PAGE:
[llvm-dev] [PITCH] Improvements to LLVM Decision Making

James Henderson via llvm-dev llvm-dev at lists.llvm.org
Wed Jan 15 03:58:19 PST 2020

To be clear, my comment was purely intended to refer to non-technical
decisions (i.e. not things like code reviews etc that stall because there's
disagreement about what to do, but rather things like switching to the
monorepo/github PRs etc). Indeed, my understanding from Chris's pitch is
that his proposal isn't intended to address that either:

" One note: While there are challenges with patch review and code owners,
this proposal focuses on non-technical decisions that do not have a clear
"code owner" escalation path today. This can include things like the
introduction of new subprojects, introduction of a new social policies,
change to core infrastructure like bug review tools or patch review
processes, changes to the LLVM Developer Policy, etc."

These decisions are significantly more impacting than the more technical
ones as they usually impact pretty much every single developer. They are
also often irreversible after a certain point, or at least would cause
serious issues if we tried to reverse. Finally, once a decision has been
made and started to be implemented, I always feel like there's a greater
level required for objections, so people who weren't able to be involved
are less likely to voice their opinions after the fact in a way that will
actually generate any further discussion. Don't get me wrong, I agree that
we can't keep a review open forever, since you can't accommodate everyone
(e.g. months-long parental leave/long-term sicknesses/sabbaticals etc), but
surely 1-2 weeks for such decisions isn't enough.

On Wed, 15 Jan 2020 at 10:18, Doerfert, Johannes <jdoerfert at anl.gov> wrote:

> On 01/15, James Henderson via llvm-dev wrote:
> > One other thought: any formal review period needs to be long enough for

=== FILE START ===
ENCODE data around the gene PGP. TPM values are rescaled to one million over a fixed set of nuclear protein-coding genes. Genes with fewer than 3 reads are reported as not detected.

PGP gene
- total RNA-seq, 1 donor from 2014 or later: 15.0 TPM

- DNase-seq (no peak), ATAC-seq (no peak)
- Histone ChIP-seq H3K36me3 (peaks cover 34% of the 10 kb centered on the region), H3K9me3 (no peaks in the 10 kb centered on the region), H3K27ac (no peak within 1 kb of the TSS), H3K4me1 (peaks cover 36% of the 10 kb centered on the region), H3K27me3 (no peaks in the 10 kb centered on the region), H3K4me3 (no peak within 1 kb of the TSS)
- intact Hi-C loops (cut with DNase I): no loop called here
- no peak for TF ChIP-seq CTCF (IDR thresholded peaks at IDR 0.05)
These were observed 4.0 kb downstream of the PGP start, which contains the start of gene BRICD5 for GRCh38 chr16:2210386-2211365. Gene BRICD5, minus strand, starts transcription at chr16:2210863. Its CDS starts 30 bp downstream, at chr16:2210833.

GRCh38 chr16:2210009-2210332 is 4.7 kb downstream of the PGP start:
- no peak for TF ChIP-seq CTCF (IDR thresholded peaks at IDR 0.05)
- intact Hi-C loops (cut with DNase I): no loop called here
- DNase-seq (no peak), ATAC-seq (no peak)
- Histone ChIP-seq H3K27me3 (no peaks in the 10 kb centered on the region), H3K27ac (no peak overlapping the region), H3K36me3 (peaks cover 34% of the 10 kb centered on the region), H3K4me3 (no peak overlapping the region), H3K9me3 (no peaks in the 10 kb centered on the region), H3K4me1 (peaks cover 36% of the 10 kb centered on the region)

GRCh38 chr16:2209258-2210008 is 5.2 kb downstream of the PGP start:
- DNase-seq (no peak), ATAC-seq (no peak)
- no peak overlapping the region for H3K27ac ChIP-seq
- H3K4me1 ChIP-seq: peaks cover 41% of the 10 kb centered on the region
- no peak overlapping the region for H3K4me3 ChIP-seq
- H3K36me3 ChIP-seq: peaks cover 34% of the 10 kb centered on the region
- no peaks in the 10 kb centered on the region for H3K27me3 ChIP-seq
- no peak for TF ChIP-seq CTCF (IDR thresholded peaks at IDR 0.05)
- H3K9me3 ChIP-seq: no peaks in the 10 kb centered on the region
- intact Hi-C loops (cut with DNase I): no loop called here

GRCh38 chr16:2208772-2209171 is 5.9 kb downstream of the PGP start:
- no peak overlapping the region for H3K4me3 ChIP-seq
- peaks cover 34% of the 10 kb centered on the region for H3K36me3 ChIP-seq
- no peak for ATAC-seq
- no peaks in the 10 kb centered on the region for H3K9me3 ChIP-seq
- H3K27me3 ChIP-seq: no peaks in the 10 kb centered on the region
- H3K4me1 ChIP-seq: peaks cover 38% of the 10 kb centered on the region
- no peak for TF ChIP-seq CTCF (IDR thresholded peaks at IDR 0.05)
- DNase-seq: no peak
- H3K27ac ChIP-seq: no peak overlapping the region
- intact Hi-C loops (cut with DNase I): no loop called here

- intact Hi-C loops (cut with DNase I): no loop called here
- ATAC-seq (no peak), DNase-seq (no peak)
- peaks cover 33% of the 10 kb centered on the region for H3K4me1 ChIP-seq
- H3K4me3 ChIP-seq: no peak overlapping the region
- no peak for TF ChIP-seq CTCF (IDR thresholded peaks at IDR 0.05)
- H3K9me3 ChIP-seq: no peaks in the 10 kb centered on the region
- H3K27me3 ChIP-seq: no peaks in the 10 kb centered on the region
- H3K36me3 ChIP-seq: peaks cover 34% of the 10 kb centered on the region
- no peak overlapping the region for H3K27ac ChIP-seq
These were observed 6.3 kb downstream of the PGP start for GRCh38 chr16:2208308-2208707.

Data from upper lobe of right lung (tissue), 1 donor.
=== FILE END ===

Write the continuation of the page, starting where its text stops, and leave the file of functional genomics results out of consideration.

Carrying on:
> > people to contribute to if they have any annual leave from work or
> > whatever. For example, if the review period were to be set to two weeks,
> > I'd have missed proposals made at the start of roughly 2-3 different 2
> week
> > periods last year. It would have been worse for 1 week. On the other
> hand,
> > a 3 week period would have meant I'd be able to read and respond to every
> > review. Note this is just an example - I'm not concretely suggesting 3
> > weeks; perhaps it should be longer for bigger changes etc?
> There are various opinions on this (see for example the discussion here
> [0]).
> My take is that there is no fixed reasonable time to review and respond.
> There is a minimal one, due to weekends and time zones, but as soon as
> we take vacation/trips into account the problem is unbounded. Instead, I
> argue that post-reviews and potential revers are acceptable. If a
> consensus was reached and a reasonable* amount of time has passed
> changes should make it into the repository to guarantee timely progress
> for contributors. If problems are encountered later, either because the
> change was not on someones radar or because no one anticipated some
> problematic interaction, we should be flexible. A post-review discussion
> is appropriate if improvements are needed, a potential revert and
> follow-up review are appropriate if it was an actual breaking change.
> * Both "consensus" and "reasonable amount of time" are arguably
>   vague here. Appropriate metrics depend on the impact of the proposed
>   change and written guidelines would be helpful [1].
> [0] http://lists.llvm.org/pipermail/llvm-dev/2019-November/136808.html
> [1] https://reviews.llvm.org/D71916
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